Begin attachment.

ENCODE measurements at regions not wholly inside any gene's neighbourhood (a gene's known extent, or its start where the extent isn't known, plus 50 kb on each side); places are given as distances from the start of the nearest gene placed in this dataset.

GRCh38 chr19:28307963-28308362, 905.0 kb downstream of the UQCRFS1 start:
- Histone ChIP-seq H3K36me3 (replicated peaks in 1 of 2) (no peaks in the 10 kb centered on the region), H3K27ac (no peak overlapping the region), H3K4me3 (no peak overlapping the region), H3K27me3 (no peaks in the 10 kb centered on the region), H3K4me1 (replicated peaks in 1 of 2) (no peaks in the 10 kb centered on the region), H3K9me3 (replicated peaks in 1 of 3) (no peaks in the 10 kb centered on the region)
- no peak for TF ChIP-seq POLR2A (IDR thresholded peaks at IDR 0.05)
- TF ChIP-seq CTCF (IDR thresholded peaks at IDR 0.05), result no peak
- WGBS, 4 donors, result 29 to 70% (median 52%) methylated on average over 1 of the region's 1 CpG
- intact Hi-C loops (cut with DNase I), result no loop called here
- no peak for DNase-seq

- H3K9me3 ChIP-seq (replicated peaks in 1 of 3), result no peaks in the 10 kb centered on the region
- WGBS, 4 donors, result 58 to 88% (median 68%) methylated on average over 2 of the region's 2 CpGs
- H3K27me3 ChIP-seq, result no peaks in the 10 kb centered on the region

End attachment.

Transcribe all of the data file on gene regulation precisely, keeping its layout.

ENCODE measurements at regions not wholly inside any gene's neighbourhood (a gene's known extent, or its start where the extent isn't known, plus 50 kb on each side); places are given as distances from the start of the nearest gene placed in this dataset.

GRCh38 chr19:28307963-28308362, 905.0 kb downstream of the UQCRFS1 start:
- Histone ChIP-seq H3K36me3 (replicated peaks in 1 of 2) (no peaks in the 10 kb centered on the region), H3K27ac (no peak overlapping the region), H3K4me3 (no peak overlapping the region), H3K27me3 (no peaks in the 10 kb centered on the region), H3K4me1 (replicated peaks in 1 of 2) (no peaks in the 10 kb centered on the region), H3K9me3 (replicated peaks in 1 of 3) (no peaks in the 10 kb centered on the region)
- no peak for TF ChIP-seq POLR2A (IDR thresholded peaks at IDR 0.05)
- TF ChIP-seq CTCF (IDR thresholded peaks at IDR 0.05), result no peak
- WGBS, 4 donors, result 29 to 70% (median 52%) methylated on average over 1 of the region's 1 CpG
- intact Hi-C loops (cut with DNase I), result no loop called here
- no peak for DNase-seq

- H3K9me3 ChIP-seq (replicated peaks in 1 of 3), result no peaks in the 10 kb centered on the region
- WGBS, 4 donors, result 58 to 88% (median 68%) methylated on average over 2 of the region's 2 CpGs
- H3K27me3 ChIP-seq, result no peaks in the 10 kb centered on the region